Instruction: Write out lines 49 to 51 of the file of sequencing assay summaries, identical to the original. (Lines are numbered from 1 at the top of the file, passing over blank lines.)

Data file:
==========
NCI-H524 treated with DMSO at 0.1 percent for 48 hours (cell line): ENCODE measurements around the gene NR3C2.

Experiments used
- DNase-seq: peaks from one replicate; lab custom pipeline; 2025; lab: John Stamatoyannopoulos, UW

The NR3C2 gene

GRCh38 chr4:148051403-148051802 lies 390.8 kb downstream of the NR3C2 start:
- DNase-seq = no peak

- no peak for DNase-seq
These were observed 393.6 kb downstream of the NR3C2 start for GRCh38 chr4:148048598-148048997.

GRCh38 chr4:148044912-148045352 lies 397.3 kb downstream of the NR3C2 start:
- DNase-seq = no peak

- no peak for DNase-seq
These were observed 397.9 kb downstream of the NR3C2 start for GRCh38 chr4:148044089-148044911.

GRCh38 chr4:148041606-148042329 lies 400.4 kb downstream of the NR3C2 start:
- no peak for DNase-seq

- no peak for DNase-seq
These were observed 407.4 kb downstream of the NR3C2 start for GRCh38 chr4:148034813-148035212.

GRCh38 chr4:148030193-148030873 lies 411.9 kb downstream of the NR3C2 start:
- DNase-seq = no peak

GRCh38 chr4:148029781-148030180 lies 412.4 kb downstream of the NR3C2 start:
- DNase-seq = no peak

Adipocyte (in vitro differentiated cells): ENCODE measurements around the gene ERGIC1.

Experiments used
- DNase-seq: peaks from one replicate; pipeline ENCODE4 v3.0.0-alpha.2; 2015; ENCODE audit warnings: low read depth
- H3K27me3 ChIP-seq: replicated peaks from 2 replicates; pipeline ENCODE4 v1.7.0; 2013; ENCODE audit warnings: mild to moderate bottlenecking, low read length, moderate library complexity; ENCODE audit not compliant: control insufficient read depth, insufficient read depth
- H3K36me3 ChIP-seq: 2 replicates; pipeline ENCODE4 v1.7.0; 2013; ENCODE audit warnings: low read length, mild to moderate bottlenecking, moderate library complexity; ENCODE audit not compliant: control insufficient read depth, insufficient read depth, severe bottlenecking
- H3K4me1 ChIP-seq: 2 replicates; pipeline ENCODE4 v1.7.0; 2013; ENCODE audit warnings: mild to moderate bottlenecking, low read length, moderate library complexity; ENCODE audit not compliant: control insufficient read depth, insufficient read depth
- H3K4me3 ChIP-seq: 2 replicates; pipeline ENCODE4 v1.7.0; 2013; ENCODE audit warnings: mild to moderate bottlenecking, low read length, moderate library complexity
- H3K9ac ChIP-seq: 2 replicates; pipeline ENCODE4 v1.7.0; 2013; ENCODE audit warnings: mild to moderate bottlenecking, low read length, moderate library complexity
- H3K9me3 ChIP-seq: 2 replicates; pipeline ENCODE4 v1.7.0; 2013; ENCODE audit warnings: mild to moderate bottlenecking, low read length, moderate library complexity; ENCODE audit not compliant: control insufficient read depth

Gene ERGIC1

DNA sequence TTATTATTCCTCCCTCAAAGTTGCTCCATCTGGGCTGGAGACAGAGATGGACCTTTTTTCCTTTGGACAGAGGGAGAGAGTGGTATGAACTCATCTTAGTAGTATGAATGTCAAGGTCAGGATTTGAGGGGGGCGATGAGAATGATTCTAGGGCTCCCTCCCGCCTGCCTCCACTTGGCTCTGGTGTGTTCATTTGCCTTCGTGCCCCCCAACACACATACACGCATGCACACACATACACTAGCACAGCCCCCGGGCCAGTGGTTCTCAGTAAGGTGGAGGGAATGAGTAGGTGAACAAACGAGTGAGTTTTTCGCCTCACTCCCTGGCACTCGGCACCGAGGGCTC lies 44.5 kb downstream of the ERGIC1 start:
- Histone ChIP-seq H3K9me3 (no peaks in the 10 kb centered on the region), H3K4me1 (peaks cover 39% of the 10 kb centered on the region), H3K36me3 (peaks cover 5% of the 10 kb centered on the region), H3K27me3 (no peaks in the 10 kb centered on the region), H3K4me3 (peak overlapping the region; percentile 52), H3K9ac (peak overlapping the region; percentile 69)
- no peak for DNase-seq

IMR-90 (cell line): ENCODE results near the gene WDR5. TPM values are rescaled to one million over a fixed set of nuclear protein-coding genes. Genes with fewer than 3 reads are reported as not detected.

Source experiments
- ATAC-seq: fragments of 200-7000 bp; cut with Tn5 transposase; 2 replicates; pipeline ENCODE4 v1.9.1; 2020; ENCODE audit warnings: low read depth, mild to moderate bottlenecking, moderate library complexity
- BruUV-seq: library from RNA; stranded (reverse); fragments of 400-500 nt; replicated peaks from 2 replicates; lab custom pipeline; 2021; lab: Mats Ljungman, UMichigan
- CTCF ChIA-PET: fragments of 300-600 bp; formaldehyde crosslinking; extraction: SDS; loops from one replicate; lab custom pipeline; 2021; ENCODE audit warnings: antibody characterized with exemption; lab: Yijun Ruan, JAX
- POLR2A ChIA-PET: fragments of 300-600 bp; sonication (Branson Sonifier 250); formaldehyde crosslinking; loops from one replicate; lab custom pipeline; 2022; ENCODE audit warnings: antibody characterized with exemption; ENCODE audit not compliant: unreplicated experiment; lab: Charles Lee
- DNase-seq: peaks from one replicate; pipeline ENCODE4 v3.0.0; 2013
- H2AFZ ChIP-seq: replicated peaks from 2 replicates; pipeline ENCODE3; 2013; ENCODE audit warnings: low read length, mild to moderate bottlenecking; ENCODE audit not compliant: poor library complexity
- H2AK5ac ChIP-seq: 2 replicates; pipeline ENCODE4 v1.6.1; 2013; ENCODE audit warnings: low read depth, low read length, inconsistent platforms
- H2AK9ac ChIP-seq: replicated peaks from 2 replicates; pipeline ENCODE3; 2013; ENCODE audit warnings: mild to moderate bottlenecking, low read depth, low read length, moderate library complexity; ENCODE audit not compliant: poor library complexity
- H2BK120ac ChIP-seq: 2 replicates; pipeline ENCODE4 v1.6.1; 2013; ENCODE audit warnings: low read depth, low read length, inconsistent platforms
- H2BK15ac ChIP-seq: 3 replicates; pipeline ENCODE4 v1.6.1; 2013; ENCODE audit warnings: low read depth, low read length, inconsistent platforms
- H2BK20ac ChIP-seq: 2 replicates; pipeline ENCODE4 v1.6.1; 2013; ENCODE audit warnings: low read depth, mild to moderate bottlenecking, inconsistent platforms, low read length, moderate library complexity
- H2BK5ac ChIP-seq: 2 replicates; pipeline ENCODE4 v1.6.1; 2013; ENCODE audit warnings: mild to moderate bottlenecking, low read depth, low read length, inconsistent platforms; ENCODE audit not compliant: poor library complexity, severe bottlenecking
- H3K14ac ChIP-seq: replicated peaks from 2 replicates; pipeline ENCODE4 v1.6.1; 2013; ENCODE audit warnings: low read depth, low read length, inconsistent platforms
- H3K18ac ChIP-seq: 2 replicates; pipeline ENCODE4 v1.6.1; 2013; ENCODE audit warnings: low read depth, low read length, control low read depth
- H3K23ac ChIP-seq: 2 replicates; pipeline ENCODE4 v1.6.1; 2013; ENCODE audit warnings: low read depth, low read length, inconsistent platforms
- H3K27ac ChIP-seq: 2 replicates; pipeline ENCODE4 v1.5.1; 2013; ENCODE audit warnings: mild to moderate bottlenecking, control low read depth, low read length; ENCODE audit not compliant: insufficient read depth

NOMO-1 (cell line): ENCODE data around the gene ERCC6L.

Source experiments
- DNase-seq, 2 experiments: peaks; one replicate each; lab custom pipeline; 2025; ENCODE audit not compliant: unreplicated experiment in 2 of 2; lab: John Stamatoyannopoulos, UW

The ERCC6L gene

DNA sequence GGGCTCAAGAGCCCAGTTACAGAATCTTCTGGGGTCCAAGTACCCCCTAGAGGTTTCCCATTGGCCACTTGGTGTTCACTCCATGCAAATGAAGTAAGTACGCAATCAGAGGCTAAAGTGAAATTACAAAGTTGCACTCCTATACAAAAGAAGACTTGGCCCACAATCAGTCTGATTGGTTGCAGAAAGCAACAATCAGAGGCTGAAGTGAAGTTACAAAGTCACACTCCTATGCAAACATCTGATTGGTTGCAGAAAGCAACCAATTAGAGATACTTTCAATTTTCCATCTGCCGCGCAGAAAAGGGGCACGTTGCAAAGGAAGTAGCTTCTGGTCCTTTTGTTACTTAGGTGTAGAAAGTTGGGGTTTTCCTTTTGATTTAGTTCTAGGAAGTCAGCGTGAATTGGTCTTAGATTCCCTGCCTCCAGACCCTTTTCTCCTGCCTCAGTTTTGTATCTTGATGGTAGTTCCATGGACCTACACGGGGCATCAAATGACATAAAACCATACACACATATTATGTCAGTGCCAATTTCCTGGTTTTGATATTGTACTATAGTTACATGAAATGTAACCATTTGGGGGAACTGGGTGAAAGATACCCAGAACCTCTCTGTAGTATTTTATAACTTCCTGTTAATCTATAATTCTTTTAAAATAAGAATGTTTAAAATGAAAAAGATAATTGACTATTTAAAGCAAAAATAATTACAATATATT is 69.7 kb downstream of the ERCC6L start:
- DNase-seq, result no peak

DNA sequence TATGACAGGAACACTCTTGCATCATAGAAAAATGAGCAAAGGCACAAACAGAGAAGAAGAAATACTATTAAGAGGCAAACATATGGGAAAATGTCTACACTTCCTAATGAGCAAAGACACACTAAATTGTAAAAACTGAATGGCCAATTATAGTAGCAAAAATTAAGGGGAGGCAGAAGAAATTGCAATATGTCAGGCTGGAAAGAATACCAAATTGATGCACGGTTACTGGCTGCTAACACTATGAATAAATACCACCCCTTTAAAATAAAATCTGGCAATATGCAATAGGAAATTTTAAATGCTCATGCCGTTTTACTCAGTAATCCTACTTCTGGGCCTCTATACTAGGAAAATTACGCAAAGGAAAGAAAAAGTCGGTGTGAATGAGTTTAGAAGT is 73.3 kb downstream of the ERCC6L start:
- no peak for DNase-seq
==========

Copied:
- H3K18ac ChIP-seq: 2 replicates; pipeline ENCODE4 v1.6.1; 2013; ENCODE audit warnings: low read depth, low read length, control low read depth
- H3K23ac ChIP-seq: 2 replicates; pipeline ENCODE4 v1.6.1; 2013; ENCODE audit warnings: low read depth, low read length, inconsistent platforms
- H3K27ac ChIP-seq: 2 replicates; pipeline ENCODE4 v1.5.1; 2013; ENCODE audit warnings: mild to moderate bottlenecking, control low read depth, low read length; ENCODE audit not compliant: insufficient read depth